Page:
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Too Few Aging Adults Getting Vaccines, Study Says

Influenza and pneumonia sicken millions while shots go unused

The underuse of vaccines by older adults leads to millions of cases of pneumonia, influenza and other diseases each year, some causing severe illness and death, according to a report issued July 29.

Those 65 and older are more likely than younger adults to get sick from such diseases and more likely to be hospitalized with complications. Though they may seem relatively unthreatening, those sicknesses also play a huge role in deaths of older adults, says Susan Peschin, president and CEO of the nonprofit Alliance for Aging Research, which commissioned the report.

“The increased risk of death from infectious diseases is higher than that seen with heart disease, stroke, cancer and other leading causes of death,” Peschin says.

The study, “Our Best Shot: Expanding Prevention through Vaccination in Older Adults” reported the following for people 65 and older, as of 2012:

  • 66 percent received a flu shot
  • 60 percent got a pneumonia shot
  • 22 percent had been vaccinated for shingles
  • 55 percent were current on their tetanus vaccination.

Who Needs the Shots?

All adults should get a yearly flu shot, the U.S. Centers for Disease Control recommends. Two shots are now recommended for pneumonia for people 65 and older. Adults should receive a tetanus shot every 10 years and when injured by a rusty nail, for instance. And the shingles vaccine – the newest of the four – is recommended for all adults 60 and older.

Peschin says those caring for loved ones may be especially vulnerable to skipping the vaccinations.

“A lot of family caregivers, especially if they’re caring for people with dementia, they have a tendency to not care for themselves,” she says. “Immunizations are particularly important for them.”

Why the Gap?

Medicare covers a yearly wellness exam, but older adults may not take advantage of it. Even if they do get in to see a doctor, he or she may fail to discuss the shots, Peschin says. Or they may say, “Be sure you get these immunizations,” but see so many other health issues to discuss with the patient that the shots are not followed up on, she says.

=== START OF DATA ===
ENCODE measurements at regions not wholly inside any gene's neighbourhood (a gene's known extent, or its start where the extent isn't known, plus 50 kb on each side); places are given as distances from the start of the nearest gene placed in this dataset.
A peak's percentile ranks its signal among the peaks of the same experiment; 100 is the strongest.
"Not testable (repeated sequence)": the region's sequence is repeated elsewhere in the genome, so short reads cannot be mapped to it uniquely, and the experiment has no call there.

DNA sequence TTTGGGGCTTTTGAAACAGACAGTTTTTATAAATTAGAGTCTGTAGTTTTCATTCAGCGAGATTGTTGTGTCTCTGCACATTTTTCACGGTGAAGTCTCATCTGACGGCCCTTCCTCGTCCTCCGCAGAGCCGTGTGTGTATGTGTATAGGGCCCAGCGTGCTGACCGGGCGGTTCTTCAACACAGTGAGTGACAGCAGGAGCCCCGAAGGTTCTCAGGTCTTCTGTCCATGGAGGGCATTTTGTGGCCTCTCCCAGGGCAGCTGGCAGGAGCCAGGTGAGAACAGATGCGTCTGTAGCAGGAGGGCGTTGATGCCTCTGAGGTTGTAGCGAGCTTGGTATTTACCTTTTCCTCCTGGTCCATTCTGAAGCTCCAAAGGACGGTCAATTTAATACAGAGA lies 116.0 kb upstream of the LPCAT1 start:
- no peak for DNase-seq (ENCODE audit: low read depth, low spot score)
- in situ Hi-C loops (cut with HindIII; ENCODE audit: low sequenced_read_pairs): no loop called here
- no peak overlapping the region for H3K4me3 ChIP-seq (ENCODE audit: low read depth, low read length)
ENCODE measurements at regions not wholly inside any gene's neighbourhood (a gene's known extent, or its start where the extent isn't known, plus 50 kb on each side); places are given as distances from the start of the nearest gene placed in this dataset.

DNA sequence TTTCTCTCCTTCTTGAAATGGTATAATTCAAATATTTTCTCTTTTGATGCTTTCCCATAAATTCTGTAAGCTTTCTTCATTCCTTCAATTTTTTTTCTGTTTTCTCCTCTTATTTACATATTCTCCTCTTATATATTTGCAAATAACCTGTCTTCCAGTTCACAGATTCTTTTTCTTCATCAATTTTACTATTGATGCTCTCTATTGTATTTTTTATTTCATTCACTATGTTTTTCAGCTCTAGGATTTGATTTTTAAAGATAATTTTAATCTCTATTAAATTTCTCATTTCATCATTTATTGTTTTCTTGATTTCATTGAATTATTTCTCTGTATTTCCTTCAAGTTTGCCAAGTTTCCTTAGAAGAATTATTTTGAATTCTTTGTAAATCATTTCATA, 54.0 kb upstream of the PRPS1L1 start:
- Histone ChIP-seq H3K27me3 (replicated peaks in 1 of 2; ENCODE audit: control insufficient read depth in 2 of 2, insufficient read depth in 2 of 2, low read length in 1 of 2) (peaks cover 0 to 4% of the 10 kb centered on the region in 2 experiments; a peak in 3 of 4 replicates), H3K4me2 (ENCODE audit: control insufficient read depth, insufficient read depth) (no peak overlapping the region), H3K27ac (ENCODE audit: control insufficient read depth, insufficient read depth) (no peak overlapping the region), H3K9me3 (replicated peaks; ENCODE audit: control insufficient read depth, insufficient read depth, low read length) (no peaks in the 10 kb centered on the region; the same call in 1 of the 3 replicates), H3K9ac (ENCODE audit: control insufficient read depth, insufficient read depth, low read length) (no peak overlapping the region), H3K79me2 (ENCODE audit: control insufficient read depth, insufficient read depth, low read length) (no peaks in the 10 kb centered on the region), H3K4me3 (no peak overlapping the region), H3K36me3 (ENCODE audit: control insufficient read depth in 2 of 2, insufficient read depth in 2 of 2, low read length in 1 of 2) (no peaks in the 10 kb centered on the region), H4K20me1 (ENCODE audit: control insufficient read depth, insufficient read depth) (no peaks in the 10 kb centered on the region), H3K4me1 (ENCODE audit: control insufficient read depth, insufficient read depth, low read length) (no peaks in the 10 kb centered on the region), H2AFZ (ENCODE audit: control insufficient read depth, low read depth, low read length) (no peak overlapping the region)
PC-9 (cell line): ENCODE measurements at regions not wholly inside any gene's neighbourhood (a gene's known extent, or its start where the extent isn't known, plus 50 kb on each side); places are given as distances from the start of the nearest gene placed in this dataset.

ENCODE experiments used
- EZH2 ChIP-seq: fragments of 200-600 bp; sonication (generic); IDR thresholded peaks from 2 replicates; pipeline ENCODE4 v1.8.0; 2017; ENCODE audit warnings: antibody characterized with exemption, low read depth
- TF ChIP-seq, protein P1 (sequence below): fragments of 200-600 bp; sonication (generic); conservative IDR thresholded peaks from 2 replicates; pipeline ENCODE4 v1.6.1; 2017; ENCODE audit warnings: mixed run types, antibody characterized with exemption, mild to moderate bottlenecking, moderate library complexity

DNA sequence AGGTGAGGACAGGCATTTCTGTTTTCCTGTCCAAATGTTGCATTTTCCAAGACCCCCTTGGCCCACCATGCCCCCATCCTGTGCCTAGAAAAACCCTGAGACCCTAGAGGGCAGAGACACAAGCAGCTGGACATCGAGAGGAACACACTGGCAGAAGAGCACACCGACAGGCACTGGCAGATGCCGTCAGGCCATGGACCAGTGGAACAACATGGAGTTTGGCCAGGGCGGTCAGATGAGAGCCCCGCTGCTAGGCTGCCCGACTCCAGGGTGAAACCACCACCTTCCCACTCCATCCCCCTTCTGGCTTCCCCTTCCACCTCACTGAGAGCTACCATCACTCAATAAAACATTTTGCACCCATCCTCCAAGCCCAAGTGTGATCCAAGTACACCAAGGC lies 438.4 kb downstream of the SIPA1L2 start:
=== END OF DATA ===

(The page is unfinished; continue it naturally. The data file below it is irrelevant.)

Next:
Another obstacle: People may mistakenly believe that shots do no good.

It is true that vaccines are not 100 percent effective. But getting the vaccine can greatly improve the odds of getting a less-severe form of the disease, Peschin says.

About half of all people who live to be 85 will acquire shingles, or herpes zoster, in their lifetime.

The immunizations are covered to varying degrees by insurance and Medicare. Even a relatively low co-pay, however, may be a barrier for people trying to make ends meet.

The Toll

Each year in the U.S., according to the report, between five and 10 million people get pneumonia, 35 to 50 million are sickened with influenza, and one million get shingles. The risk of death from pneumonia and influenza, already higher for older adults, skyrockets for the very old: It is nearly 130 times higher in people age 85 and older than in those 45 to 54, the report says.

Though the vaccine for shingles was introduced by Merck in 2006, “vaccine uptake is not optimal and the coverage rate for adults remains very unsatisfactory at this point,” according to a 2013 report by the CDC Advisory Committee on Immunization Practices.

About half of all people who live to be 85 will acquire shingles, or herpes zoster, in their lifetime. A reactivation of the virus that causes chicken pox, shingles can cause extremely painful rashes – and treatment is limited.

“In studies, 42 percent of patients described their worst pain from shingles as ‘horrible’ or ‘excruciating,’ exceeding the pain from childbirth, musculoskeletal pain, osteoarthritis, and chronic cancer,” the Alliance for Aging Research report said.

Even worse, about 10 percent of those who get shingles develop a lasting condition called post-herpetic neuralgia (PHN), in which the pain persists for months or years. If the rashes develop on the face, patients can become blind.

Getting More People Protected

The Alliance’s report suggests a number of ways to get more people through the clinic’s or pharmacy’s door for their shots. Among them:

  • Increase education about the importance of immunizations
  • Encourage pharmacies that do not do so already to offer and promote the shingles vaccine
  • Encourage states that do not allow tetanus shots by pharmacists to change their laws
  • Explore the possibility of a government-sponsored vaccine buy-back program (some providers do not stock vaccines because they do not want to risk having an unused supply)
  • Explore a CDC vaccine tracking system similar to the Vaccines for Children program.
  • Require health care providers to get patients’ immunization history during an initial exam.

The report was written by Richard Manning, Ph.D., and funded by GlaxoSmithKline and Merck.

The Washington, D.C.-based Alliance for Aging Research is a nonprofit organization dedicated to accelerating the pace of scientific discoveries and their application. Visit www.agingresearch.org for more information.

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